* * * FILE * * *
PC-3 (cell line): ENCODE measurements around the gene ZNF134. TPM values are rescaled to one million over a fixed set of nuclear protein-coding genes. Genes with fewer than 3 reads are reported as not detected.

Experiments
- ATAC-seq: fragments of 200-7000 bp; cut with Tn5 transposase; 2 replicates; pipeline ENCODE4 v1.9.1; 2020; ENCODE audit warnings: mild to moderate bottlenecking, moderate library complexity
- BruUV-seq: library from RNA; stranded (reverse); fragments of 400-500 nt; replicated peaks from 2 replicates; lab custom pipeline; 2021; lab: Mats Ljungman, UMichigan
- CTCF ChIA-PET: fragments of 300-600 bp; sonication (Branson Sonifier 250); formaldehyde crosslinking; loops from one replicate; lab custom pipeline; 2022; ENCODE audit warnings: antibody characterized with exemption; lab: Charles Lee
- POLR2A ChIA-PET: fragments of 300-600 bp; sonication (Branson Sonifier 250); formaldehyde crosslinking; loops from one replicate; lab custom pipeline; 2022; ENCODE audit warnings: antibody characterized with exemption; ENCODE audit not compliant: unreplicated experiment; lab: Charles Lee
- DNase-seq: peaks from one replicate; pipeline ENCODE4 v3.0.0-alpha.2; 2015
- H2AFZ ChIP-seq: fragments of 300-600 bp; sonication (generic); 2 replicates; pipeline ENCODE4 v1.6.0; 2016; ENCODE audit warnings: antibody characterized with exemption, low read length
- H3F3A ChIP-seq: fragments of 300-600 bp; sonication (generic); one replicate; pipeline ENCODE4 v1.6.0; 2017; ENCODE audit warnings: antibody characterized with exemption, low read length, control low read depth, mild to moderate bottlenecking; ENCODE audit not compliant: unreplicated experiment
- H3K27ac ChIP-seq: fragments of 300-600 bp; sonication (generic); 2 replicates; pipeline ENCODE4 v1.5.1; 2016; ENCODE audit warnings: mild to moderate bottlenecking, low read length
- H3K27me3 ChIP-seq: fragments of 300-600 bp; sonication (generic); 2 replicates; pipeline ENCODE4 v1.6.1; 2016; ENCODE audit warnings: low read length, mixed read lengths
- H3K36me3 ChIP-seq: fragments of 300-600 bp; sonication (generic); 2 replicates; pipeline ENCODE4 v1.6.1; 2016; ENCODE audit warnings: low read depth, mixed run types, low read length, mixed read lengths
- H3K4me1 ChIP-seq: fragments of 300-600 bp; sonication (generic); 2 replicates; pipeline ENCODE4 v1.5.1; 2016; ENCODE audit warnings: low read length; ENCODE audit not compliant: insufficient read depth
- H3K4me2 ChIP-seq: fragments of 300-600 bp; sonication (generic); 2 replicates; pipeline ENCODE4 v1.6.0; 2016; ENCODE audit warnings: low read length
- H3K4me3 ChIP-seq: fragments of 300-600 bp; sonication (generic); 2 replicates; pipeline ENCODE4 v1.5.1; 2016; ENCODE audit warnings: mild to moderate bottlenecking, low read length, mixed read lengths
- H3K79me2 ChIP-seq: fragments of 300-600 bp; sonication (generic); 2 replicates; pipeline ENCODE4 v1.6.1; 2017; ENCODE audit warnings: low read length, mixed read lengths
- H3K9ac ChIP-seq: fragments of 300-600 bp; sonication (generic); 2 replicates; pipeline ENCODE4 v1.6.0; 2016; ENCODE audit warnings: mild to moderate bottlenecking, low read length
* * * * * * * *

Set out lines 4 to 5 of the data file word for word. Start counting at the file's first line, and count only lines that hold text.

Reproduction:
- BruUV-seq: library from RNA; stranded (reverse); fragments of 400-500 nt; replicated peaks from 2 replicates; lab custom pipeline; 2021; lab: Mats Ljungman, UMichigan
- CTCF ChIA-PET: fragments of 300-600 bp; sonication (Branson Sonifier 250); formaldehyde crosslinking; loops from one replicate; lab custom pipeline; 2022; ENCODE audit warnings: antibody characterized with exemption; lab: Charles Lee